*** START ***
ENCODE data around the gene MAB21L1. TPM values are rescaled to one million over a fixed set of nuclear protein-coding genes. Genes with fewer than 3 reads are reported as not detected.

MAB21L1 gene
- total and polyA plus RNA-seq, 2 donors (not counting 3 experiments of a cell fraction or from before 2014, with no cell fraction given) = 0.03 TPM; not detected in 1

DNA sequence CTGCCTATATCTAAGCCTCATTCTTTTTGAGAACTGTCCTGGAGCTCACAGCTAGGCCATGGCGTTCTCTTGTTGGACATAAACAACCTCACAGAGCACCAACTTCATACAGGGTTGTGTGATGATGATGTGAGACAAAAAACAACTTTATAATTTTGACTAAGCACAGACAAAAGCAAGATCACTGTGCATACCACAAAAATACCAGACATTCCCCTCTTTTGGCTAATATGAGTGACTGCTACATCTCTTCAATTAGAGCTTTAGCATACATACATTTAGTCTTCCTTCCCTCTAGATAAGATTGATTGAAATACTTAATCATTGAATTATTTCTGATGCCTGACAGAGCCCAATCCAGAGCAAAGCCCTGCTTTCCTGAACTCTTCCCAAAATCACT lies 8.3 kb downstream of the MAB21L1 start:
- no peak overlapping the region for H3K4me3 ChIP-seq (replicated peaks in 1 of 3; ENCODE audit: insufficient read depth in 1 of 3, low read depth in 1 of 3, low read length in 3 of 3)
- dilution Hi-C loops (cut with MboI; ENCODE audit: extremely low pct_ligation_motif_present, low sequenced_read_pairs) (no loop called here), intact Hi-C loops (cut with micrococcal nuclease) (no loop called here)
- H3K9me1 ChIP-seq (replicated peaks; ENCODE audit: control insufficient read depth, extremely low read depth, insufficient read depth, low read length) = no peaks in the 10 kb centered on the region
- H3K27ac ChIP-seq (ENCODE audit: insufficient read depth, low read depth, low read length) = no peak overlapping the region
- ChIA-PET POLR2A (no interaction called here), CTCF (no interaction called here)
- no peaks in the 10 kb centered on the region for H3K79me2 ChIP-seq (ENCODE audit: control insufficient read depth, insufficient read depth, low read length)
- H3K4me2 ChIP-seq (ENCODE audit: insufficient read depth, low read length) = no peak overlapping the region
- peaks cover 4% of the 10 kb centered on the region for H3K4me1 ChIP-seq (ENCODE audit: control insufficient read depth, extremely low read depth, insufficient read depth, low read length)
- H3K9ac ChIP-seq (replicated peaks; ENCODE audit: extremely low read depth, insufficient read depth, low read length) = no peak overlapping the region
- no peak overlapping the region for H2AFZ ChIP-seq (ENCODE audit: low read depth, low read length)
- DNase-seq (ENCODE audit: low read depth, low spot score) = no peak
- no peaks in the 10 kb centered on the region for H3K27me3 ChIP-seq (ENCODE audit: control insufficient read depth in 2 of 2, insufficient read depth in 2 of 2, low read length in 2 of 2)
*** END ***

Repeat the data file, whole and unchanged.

ENCODE data around the gene MAB21L1. TPM values are rescaled to one million over a fixed set of nuclear protein-coding genes. Genes with fewer than 3 reads are reported as not detected.

MAB21L1 gene
- total and polyA plus RNA-seq, 2 donors (not counting 3 experiments of a cell fraction or from before 2014, with no cell fraction given) = 0.03 TPM; not detected in 1

DNA sequence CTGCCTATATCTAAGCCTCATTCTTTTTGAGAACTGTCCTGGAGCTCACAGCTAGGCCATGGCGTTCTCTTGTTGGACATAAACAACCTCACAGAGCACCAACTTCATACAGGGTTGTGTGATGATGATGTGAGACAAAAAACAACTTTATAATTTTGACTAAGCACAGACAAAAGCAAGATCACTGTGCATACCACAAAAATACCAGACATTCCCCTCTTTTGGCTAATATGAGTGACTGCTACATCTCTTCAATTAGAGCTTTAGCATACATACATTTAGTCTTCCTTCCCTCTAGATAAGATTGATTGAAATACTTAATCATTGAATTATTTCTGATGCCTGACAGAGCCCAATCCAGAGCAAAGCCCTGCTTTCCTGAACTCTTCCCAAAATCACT lies 8.3 kb downstream of the MAB21L1 start:
- no peak overlapping the region for H3K4me3 ChIP-seq (replicated peaks in 1 of 3; ENCODE audit: insufficient read depth in 1 of 3, low read depth in 1 of 3, low read length in 3 of 3)
- dilution Hi-C loops (cut with MboI; ENCODE audit: extremely low pct_ligation_motif_present, low sequenced_read_pairs) (no loop called here), intact Hi-C loops (cut with micrococcal nuclease) (no loop called here)
- H3K9me1 ChIP-seq (replicated peaks; ENCODE audit: control insufficient read depth, extremely low read depth, insufficient read depth, low read length) = no peaks in the 10 kb centered on the region
- H3K27ac ChIP-seq (ENCODE audit: insufficient read depth, low read depth, low read length) = no peak overlapping the region
- ChIA-PET POLR2A (no interaction called here), CTCF (no interaction called here)
- no peaks in the 10 kb centered on the region for H3K79me2 ChIP-seq (ENCODE audit: control insufficient read depth, insufficient read depth, low read length)
- H3K4me2 ChIP-seq (ENCODE audit: insufficient read depth, low read length) = no peak overlapping the region
- peaks cover 4% of the 10 kb centered on the region for H3K4me1 ChIP-seq (ENCODE audit: control insufficient read depth, extremely low read depth, insufficient read depth, low read length)
- H3K9ac ChIP-seq (replicated peaks; ENCODE audit: extremely low read depth, insufficient read depth, low read length) = no peak overlapping the region
- no peak overlapping the region for H2AFZ ChIP-seq (ENCODE audit: low read depth, low read length)
- DNase-seq (ENCODE audit: low read depth, low spot score) = no peak
- no peaks in the 10 kb centered on the region for H3K27me3 ChIP-seq (ENCODE audit: control insufficient read depth in 2 of 2, insufficient read depth in 2 of 2, low read length in 2 of 2)